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Family reunions to go into high gear at year's end

Posted September. 29, 2000 20:41,   


The two Koreas were reported Friday to have arrived at a broad agreement on resolving the question of divided families across the board at the third round of Red Cross talks scheduled for December. At that time, matters related to the determination of the fate and whereabouts of the displaced persons, the exchange of mail and the establishment of a permanent meeting station for separated relatives should be sorted out, sources here said. The two sides agreed to carry out the pilot projects of identifying 100 persons each in September and October and allowing 300 persons to begin correspondence across the border in November as planned in the second round of Red Cross talks. They reportedly concurred on the need to hammer out measures to expand these programs.

These accords were reached at the second round of the third ministerial talks followed by personal contact between the chief delegates and supplementary conversations among working-level officials.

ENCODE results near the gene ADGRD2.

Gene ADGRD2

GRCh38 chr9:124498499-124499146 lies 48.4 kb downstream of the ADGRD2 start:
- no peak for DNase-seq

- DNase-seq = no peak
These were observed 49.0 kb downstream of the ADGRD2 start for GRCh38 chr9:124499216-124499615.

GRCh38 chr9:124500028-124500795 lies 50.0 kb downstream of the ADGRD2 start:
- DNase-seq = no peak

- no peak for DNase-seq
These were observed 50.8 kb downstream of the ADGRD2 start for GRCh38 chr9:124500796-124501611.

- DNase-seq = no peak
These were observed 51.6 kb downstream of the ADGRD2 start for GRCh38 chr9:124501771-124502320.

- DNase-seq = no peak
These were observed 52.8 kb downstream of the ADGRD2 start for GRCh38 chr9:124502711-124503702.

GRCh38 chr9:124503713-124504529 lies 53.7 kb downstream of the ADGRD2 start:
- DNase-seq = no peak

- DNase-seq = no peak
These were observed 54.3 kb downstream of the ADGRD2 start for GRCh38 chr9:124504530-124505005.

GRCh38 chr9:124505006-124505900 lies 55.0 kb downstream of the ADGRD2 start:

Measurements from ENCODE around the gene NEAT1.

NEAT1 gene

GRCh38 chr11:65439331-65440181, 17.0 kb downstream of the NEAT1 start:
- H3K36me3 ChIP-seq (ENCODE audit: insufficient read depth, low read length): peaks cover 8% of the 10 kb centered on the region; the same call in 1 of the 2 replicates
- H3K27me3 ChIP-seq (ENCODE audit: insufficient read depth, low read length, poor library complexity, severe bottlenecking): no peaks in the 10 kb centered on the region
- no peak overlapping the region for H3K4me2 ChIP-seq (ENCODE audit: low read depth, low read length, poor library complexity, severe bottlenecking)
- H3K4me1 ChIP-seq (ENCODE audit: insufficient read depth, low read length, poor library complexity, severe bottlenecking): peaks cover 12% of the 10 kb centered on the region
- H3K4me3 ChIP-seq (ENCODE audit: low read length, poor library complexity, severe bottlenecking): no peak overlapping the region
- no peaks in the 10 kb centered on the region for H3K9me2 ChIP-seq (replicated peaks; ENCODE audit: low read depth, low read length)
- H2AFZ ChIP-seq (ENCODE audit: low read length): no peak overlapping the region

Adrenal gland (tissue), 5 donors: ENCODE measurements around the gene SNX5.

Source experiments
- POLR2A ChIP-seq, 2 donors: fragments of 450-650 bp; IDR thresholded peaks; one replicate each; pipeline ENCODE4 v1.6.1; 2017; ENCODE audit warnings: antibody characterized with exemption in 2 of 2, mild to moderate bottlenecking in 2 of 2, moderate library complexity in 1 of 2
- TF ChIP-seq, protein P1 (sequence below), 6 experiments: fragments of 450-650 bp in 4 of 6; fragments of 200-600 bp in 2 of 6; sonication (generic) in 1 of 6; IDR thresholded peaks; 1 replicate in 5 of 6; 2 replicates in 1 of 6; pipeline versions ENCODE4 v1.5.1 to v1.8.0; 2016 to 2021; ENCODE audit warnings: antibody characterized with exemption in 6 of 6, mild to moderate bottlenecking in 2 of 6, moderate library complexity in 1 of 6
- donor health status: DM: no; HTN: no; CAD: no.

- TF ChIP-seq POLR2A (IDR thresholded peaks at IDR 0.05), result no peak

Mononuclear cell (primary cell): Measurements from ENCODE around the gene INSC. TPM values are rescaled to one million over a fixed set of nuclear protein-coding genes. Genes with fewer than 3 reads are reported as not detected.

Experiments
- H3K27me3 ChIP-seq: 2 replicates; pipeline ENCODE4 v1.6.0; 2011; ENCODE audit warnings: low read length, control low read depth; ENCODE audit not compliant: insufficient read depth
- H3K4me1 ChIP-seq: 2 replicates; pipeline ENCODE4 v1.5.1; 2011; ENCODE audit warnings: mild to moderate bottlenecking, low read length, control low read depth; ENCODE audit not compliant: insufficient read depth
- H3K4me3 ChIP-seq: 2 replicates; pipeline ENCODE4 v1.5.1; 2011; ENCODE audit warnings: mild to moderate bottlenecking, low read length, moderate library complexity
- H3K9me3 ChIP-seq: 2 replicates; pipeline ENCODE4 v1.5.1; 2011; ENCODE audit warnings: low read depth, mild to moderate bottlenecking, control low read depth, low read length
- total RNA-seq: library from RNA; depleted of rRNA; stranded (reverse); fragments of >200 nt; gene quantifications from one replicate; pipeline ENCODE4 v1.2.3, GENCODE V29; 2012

The representatives of the two Koreas also agreed that Supreme People's Assembly president Kim Yong-Nam of the North will visit Seoul and Jeju Island and that a task force of vice-ministerial level, comparable to the Joint Economic Committee, would be formed. South and North Korea also decided that inter-Korean goodwill soccer matches should take place alternately in Seoul and Pyongyang around Liberation Day (Aug. 15) next year.

Their revival will lead to the regular exchange of soccer teams between the two zones. Another related agreement called for cooperation to facilitate the homecomings of Korean expatriates in foreign countries to both the South and the North and exchange visits of college students and people in the academic and artistic fields.

The Northern delegation returns to Pyongyang by way of Seoul and Beijing, China. A courtesy call on the President at his executive mansion appeared unlikely at this time.